Where Fundamentals Trump Technicals
There can be no better example than the past couple weeks to show how fundamentals can sometimes dominate technicals. With the future of the Euro in question, and worries over global solvency recurring once again, we have seen an unprecedented shift from pure complacency to extreme fear. Mean-reversion certainly loves volatility, but requires that things actually revert to the mean to make a buck! A straight-down drop off down a cliff, and a move in the VIX from 15 to 45 reflects a market that has suddenly changed its mind about the future. It brings to mind analogies (and fond memories) of the morning after a drunken keg party where reality hits you like a ton of bricks along with a headache! Personally I’m not surprised about what is happening—this whole rally has been a giant government sponsored sham to buy time. Finally the tide has run out and Europe is swimming naked (so are the banks but the government has lent them towels). China is showing cracks. When banks were falling in 2008, the world literally quaked in fear. Contemplating the failure of large countries is an entirely different matter. This is where you think about global depression,wars, and revolution.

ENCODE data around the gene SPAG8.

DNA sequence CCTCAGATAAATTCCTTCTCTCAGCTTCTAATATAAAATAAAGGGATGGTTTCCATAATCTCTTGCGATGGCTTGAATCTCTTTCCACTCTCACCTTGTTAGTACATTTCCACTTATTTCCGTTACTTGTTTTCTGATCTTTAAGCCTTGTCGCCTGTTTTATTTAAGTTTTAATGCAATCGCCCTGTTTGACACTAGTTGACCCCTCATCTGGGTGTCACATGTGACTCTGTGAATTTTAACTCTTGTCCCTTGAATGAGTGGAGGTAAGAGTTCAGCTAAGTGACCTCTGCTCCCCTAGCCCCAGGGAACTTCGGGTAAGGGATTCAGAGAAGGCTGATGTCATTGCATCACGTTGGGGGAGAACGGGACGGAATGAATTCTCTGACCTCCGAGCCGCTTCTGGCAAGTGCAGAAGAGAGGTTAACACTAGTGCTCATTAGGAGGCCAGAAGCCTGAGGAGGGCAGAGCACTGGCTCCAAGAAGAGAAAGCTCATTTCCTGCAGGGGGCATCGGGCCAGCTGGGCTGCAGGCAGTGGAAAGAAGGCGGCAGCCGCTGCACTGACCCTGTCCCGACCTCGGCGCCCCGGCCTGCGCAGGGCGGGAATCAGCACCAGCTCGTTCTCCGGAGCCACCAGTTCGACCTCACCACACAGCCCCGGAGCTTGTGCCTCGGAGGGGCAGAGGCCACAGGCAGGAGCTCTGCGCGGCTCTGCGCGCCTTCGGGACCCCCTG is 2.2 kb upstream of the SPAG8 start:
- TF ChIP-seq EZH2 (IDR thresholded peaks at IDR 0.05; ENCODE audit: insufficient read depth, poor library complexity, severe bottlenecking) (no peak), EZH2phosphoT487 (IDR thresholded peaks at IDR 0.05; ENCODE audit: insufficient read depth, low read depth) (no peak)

There are times when the fundamentals are so strong that they trump technical indicators—this seems to be one of those times. During these periods, volatility climbs in a parabolic fashion rather than being cyclic or trending. But the market is pretty quick to adjust, and soon enough even if the trend turns, volatility will be more predictable. The market is a very smart discounting mechanism most of the time but just like the human beings that drive it, the market can fail to see the obvious when optimism or pessimism reaches extremes. It is this regime that is the most dangerous for quantitative models, as it is almost impossible to predict in advance without highly complicated fuzzy logic overlays. I warned on January 30, 2010 on the blog that this year would be full of surprises, and that the US dollar carry trade would cause a dangerous unwinding. I am no longer a fundamental guy, and don’t aspire to return to my old ways, but sometimes a little background knowledge doesn’t hurt. On balance though, I will bet on the predictability of quantitative technical models without hesitation versus an investment campaign dictated completely by my fundamental opinions.